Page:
Report: Smart Speaker Connections Double Smart TV Energy Consumption
Connecting a television to a smart speaker to control it by voice can double its energy use, according to a new report from the Natural Resources Defense Council (NRDC). The study, titled “Energy Impacts of Smart Speakers and Video Streaming Devices” found most of the devices are relatively energy efficient, except for the particular combination of smart speakers and smart TVs.
Energy Efficient Smart Speakers
The study tested a range of smart speakers, including the Amazon Echo-2nd Generation, Apple HomePod, Google Home, Google Home Mini, and the Cortana-powered Harman Kardon Invoke. The devices all used less than two watts in standby mode, except for the Invoke, which used 3.8 watts. The study found similar efficiency in streaming devices such as Roku, Google Chromecast, and Apple TV. Based on their equations, each device would only add between $1.50 and $4 to a household’s annual electricity costs.
Inefficient Television Connections
Connecting a smart speaker to a television to control it by voice, however, magnifies the energy consumption. Televisions in standby mode usually use less than a watt of energy, around 106 kilowatt hours or $12 a year. Syncing them up with a smart speaker increased the energy used to more than 20 watts an hour in some cases. That’s a total of 248 kilowatt hours a year and add around $30 a year in electricity costs. The extra energy only applies when the television is connected to voice control by smart speaker. It adds up if applied to the country as a whole.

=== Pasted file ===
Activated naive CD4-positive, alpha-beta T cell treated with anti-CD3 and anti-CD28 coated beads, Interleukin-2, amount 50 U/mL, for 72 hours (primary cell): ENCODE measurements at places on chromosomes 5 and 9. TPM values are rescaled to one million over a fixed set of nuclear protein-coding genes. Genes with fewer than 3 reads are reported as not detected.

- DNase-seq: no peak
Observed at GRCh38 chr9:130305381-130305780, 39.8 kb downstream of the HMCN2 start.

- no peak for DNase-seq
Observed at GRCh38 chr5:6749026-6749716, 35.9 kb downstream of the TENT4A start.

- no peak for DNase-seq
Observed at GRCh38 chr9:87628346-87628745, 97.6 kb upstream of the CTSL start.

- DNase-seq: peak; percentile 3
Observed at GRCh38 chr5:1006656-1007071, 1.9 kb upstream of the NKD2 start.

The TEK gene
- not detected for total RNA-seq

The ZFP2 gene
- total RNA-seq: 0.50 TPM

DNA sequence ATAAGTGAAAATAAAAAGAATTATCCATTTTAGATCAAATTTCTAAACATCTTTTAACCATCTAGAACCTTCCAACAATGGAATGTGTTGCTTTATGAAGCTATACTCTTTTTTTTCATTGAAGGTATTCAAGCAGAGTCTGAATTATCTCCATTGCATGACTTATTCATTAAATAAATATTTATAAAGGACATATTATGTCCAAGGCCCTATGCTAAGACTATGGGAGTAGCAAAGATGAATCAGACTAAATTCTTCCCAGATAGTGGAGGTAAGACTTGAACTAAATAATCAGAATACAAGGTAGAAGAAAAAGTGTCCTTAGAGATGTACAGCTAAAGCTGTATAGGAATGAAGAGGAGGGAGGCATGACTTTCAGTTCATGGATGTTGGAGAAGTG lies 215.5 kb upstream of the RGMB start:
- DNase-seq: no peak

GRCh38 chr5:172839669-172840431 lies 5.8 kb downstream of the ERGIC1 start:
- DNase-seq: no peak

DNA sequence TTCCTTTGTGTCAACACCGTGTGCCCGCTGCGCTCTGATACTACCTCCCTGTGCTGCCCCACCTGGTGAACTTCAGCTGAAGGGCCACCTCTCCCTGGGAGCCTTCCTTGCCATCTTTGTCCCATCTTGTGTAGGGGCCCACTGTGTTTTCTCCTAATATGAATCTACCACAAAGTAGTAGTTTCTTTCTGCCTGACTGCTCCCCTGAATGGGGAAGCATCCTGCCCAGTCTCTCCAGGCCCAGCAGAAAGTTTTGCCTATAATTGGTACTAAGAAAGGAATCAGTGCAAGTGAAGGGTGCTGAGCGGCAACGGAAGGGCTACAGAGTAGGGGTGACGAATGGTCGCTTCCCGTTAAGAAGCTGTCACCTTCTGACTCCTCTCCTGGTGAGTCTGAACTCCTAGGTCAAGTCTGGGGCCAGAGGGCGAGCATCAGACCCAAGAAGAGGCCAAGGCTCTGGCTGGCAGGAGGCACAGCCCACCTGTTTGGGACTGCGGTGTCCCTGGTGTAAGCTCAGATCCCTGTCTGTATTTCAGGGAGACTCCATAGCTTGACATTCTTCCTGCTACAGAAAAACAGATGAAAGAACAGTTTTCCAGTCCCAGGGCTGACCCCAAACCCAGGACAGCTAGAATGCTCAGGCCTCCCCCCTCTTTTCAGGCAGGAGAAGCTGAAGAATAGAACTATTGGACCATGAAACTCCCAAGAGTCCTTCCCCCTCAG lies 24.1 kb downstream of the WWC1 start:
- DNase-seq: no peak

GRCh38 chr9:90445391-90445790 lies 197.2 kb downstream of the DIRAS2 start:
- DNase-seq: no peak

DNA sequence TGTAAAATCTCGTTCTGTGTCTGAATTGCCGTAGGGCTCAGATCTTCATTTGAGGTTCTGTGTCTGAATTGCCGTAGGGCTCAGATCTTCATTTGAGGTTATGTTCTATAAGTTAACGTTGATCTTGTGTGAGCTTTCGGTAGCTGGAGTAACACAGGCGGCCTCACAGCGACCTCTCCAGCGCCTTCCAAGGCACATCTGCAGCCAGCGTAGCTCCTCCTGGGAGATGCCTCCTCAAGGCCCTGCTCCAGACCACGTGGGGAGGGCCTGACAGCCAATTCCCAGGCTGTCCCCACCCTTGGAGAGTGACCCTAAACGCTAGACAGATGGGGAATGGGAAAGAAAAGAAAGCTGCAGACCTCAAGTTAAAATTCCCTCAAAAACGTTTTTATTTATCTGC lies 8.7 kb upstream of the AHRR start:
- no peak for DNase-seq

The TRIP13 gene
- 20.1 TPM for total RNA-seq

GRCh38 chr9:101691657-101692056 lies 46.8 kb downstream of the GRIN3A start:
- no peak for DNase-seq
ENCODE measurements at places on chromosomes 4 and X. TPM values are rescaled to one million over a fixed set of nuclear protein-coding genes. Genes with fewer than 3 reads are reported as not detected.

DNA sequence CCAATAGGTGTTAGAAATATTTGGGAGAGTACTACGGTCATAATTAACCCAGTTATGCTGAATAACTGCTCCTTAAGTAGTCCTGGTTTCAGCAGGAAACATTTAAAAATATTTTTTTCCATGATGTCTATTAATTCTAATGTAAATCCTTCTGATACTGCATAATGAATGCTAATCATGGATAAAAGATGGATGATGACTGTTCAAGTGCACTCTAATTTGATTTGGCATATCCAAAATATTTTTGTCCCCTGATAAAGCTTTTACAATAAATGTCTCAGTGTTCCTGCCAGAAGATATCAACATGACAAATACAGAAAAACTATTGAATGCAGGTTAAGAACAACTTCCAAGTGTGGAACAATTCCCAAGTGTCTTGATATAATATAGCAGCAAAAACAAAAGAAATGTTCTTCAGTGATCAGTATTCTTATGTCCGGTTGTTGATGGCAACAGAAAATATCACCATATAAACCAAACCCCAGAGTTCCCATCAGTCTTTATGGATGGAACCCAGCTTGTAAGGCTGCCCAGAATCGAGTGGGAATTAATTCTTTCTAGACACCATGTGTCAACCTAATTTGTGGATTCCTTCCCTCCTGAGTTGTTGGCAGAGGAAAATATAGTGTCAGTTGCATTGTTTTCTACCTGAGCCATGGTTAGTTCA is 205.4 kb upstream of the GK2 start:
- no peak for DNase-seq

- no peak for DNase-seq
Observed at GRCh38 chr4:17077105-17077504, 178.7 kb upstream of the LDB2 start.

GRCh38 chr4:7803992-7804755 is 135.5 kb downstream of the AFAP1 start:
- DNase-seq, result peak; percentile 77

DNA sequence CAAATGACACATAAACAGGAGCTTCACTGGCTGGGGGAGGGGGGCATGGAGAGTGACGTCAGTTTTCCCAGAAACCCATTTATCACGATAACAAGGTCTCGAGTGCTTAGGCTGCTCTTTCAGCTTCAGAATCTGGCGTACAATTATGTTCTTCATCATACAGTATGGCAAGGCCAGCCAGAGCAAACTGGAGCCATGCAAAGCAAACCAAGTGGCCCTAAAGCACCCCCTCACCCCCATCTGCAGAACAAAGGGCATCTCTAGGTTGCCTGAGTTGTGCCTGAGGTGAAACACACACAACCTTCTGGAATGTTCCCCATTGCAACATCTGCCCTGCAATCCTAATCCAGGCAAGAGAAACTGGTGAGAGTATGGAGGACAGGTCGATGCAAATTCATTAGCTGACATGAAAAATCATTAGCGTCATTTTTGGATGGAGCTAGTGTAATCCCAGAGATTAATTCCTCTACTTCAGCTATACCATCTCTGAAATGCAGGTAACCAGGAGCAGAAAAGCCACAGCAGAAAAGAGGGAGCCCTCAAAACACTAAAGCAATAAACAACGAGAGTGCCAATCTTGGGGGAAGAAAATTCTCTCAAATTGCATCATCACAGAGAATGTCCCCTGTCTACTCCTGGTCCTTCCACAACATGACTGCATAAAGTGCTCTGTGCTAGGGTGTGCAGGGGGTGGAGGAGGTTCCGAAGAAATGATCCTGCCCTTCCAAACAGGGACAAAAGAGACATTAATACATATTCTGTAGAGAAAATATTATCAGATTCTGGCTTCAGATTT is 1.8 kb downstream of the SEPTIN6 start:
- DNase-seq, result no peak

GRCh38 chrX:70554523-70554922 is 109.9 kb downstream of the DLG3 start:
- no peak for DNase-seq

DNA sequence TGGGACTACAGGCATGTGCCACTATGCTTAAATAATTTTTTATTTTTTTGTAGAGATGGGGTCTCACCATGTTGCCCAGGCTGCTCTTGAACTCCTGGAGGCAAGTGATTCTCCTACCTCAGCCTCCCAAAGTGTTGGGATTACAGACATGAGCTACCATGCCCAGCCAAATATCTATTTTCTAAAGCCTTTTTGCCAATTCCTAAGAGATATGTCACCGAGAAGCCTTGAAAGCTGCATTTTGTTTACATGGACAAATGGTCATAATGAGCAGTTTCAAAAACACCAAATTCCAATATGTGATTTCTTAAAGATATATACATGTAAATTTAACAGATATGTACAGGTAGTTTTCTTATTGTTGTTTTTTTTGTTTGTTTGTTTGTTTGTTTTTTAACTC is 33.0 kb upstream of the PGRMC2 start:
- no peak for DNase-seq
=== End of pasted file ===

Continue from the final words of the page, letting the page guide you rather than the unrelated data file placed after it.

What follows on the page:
“Our report should be a wake-up call for all TV manufacturers to improve their products to support hands-free operation without needlessly sucking massive amounts of energy as the next big energy vampires in our homes,” said Noah Horowitz, director of NRDC’s Center for Energy Efficiency Standards in a statement. “Up to $2.5 billion in extra electricity costs would be an appallingly high price for consumers and the environment to pay just to wake our TVs with a voice command.”
According to the CIA World Fact Book, the U.S. consumes 12,071 kWh per capita. At 2.55 residents on average per household, that would mean a growth of as much as 0.8% in household energy consumption. The NRDC actually reached out to television manufacturers to tell them about their findings, and the responses they received suggest the problem is already being addressed. Several of the TV makers said they were already working on lowering the energy required for syncing with smart speakers or had already rolled out software fixes.
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